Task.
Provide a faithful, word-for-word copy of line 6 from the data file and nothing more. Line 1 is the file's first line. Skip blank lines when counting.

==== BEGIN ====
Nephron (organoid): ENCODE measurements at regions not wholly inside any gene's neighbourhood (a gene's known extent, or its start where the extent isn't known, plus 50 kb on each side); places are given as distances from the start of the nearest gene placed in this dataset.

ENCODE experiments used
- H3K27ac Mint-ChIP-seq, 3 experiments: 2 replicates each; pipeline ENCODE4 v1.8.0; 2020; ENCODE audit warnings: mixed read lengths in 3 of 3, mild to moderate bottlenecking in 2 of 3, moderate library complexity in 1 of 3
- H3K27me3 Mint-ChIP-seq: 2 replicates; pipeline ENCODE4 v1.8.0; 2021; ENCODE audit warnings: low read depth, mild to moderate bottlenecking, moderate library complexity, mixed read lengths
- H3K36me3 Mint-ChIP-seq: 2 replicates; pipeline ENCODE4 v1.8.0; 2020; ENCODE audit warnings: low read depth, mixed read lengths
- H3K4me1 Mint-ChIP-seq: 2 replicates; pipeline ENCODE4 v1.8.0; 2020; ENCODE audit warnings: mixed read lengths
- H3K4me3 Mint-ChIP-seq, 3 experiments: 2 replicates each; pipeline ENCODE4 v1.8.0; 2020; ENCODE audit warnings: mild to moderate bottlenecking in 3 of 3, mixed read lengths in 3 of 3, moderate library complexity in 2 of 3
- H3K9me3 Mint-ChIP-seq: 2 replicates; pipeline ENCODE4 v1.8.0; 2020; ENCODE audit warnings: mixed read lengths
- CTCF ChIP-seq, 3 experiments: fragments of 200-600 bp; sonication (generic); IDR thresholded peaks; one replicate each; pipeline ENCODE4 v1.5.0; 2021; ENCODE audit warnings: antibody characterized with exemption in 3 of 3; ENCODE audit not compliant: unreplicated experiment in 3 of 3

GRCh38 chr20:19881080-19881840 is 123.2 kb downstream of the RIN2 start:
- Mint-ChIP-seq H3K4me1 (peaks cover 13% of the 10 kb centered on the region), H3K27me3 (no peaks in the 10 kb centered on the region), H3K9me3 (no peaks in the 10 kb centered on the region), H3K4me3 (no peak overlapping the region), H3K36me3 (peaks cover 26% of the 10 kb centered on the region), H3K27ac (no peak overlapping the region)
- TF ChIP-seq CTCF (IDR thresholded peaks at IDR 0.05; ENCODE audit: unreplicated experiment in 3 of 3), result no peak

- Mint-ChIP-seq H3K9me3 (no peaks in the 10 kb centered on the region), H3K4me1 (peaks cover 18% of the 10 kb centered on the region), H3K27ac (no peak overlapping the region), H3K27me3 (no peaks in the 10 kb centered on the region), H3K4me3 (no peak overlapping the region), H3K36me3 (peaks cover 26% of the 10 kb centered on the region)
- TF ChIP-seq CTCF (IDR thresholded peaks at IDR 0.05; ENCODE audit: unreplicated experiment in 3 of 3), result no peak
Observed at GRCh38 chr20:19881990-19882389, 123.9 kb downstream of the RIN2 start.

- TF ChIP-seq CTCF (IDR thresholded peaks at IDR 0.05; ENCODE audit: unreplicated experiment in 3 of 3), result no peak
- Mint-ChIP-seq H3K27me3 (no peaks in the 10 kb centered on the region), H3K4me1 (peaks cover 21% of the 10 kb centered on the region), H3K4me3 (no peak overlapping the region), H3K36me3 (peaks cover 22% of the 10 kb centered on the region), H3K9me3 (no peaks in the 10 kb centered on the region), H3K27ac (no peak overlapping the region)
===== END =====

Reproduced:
- H3K4me1 Mint-ChIP-seq: 2 replicates; pipeline ENCODE4 v1.8.0; 2020; ENCODE audit warnings: mixed read lengths